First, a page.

After ten consecutive weeks of teaching in Casablanca, we were itching to get out of the city. We had seen Fez, Meknes, Rabat, and Salé but were ready to venture further than an overnight journey. Our two-week break in December was the perfect opportunity to venture southward and take my visiting cousin along for the ride. With so many cities and towns to discover, it was hard to settle on a destination but the opportunity to finally visit the Amal Association made the choice clear.
Before moving to Morocco, I searched online for blogs of like-minded individuals that could help me paint a mental picture of life in al Maghrib. One such blog was that of Nora Fitzgerald, the daughter of Californian parents who migrated to Marrakech almost 40 years ago. Initially I was intrigued by her experience as an American raised in Morocco and all the cultural nuances that come with raising a “third-culture” family. But later I was inspired by her vision to help disadvantaged women become self-sufficient through training in the culinary arts. We had to make our way to this institution and support it in one way or another. Instead of just having lunch at Amal Association, we opted to attend their cooking class and work with their staff to prepare a delicious Moroccan meal instead.
Our host Sasa, the Communications and Public Relations Officer, graciously welcomed us to Amal and introduced us to their mission before a tour of their facility. Then, we met all of the trainees and cooks who were diligently preparing food for the day’s menu. In spite of their workload, they were all pleasant and took the time to show Lil’ Z, their youngest cooking class participant, lots of love. The head chef took a special interest in our little VIP and offered us molten, chocolate lava cake and spring rolls prepared from freshly made phyllo dough. In addition to these bonus goodies, my cousin, Lil’ Z, and myself were patiently guided in the art of making vegetable couscous and tajine. Every ingredient, spice, and technique was carefully explained by our cooking teacher Ms. Fatiha and clarified by Sasa. We spent hours cooking, chatting, and laughing like old friends in a familiar kitchen.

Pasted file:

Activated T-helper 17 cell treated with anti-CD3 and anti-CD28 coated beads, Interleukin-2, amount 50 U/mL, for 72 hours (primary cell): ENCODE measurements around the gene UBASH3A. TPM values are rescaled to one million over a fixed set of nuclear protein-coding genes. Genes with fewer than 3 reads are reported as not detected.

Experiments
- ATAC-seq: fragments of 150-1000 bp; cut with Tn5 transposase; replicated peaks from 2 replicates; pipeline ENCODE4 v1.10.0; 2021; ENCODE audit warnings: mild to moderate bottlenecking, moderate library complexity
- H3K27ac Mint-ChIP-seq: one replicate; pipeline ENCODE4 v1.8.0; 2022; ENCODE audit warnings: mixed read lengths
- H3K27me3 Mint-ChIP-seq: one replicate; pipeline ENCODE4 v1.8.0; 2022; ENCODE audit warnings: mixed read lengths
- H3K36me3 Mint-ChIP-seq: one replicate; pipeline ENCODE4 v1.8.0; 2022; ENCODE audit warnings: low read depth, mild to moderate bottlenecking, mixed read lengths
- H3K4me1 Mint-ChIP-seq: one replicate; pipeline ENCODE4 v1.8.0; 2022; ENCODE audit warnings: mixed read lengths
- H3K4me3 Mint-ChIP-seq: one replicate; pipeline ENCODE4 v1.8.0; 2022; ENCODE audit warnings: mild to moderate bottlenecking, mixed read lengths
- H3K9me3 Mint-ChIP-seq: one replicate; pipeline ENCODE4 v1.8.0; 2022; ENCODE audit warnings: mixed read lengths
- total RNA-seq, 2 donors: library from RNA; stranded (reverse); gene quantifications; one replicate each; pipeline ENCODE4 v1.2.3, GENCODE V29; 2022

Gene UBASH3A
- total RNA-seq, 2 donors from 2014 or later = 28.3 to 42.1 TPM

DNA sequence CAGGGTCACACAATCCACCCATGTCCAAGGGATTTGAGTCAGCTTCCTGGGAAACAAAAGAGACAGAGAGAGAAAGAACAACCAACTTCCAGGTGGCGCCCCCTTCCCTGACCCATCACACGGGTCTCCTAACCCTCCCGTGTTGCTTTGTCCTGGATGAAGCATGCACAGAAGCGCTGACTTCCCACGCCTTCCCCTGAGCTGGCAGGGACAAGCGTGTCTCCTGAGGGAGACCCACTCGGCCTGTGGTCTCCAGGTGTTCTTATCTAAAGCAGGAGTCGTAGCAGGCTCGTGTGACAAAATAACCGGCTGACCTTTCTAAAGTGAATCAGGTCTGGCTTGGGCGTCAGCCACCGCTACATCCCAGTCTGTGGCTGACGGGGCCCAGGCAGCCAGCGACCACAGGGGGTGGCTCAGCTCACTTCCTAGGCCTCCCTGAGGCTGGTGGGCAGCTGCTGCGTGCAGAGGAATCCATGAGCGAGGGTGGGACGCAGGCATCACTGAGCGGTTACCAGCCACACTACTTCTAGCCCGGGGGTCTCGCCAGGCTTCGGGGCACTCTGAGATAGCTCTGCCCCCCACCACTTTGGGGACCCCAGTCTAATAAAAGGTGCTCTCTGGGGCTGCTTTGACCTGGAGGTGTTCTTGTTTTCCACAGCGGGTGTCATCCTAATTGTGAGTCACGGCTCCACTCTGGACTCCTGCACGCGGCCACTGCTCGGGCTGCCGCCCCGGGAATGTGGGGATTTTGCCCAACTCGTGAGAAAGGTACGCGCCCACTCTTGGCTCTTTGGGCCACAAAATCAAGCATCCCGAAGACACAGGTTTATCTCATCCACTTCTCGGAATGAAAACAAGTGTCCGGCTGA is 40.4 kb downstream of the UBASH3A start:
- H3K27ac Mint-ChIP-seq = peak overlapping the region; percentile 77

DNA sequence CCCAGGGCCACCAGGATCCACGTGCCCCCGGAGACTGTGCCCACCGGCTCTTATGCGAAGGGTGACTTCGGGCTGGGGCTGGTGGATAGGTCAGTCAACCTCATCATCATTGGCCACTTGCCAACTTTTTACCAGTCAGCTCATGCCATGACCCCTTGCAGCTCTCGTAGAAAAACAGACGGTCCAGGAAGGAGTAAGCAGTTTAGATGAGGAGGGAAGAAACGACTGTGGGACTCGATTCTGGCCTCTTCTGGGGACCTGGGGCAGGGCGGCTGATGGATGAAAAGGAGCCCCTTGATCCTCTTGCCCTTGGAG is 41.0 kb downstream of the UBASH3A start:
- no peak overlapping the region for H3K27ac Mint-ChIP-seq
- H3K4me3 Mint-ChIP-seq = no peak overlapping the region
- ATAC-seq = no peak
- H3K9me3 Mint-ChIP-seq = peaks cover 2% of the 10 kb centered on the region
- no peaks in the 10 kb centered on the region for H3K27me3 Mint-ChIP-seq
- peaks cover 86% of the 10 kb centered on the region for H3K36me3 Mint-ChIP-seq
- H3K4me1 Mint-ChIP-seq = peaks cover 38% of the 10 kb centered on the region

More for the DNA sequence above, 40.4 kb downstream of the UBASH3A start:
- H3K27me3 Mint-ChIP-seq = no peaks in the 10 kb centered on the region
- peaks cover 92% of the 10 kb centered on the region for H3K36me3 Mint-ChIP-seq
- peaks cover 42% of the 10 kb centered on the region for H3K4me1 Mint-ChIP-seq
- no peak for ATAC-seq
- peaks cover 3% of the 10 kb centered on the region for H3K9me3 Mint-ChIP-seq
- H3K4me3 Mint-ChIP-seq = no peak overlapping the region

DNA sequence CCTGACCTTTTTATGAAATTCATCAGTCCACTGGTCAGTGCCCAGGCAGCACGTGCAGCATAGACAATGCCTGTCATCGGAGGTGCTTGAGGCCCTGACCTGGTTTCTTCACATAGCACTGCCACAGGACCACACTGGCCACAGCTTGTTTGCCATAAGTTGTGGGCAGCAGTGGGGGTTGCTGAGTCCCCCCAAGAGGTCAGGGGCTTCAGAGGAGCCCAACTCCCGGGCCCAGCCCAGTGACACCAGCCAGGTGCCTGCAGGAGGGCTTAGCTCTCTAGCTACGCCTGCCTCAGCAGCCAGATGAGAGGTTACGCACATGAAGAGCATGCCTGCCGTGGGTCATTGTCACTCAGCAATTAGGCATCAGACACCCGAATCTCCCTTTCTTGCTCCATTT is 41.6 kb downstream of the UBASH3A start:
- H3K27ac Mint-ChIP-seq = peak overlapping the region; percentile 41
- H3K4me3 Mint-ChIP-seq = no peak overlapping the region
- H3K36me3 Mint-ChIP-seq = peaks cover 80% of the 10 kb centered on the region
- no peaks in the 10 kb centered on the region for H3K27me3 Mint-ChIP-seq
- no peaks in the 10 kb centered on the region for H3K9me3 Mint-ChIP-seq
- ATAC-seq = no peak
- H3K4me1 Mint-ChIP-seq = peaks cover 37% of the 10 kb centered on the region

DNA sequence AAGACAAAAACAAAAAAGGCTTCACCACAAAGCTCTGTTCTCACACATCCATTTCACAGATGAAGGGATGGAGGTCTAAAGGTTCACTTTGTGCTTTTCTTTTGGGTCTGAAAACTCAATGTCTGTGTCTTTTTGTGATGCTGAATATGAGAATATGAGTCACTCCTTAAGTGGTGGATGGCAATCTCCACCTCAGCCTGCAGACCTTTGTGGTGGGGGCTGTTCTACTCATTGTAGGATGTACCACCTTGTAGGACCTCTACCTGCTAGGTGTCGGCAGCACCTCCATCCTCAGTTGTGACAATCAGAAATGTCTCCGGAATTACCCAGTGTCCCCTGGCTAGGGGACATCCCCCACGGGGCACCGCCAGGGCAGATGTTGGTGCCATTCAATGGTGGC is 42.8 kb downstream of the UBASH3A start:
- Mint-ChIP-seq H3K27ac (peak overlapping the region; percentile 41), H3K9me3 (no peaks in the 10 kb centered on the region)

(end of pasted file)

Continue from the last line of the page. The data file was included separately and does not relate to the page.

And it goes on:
As lunchtime approached, the center was abuzz as guests started to fill the outdoor courtyard. While other staff members busily took orders and served around us, we never felt like we were a nuisance to their flow of operation. On the contrary, they served us tea while we waited for our meal to finish and never pressured us to give up our coveted table in spite of the full house.
Our meal was finger-lickin’ good. Our couscous was steamed several times before it fluffed to perfection. My cousin hand-rubbed the couscous between steamings like a hard-core Moroccan while our vegetable stew simmered for hours. Lil’ Z and I fanned the charcoal flame heating our tajine as it sizzled in the clay pot that the dish is named for. Every step of our meal, we were all actively involved and the staff made every effort to give Lil’ Z manageably safe tasks that were useful and meaningful. Urbndervish was on deck to keep her occupied but even in the face of chocolate cake, she persisted in her work without interruption. Maria Montessori would’ve been proud.
We lingered behind after our meal, enjoying the ambiance and lively atmosphere. Though the day was satisfying on all fronts, I had one last request—to meet Nora, the founder of Amal Association, but there was no guarantee. She’s a busy entrepreneur, wife, and mother with her hands abundantly full. Sighting her on any given day would be rare. However, the day of our visit happened to be her birthday and the staff had lured her in with a spectacular cake. Sasa thoughtfully brought Nora to meet me and I was able to meet her and gush over her to my heart’s content. Urbndervish and her husband, Hamza, had a chance to chat as well and found more than a few shared interests and mutual friends between them. After they exchanged contact information, we said our parting words and left still savoring the delicious food and good company of the Amal family.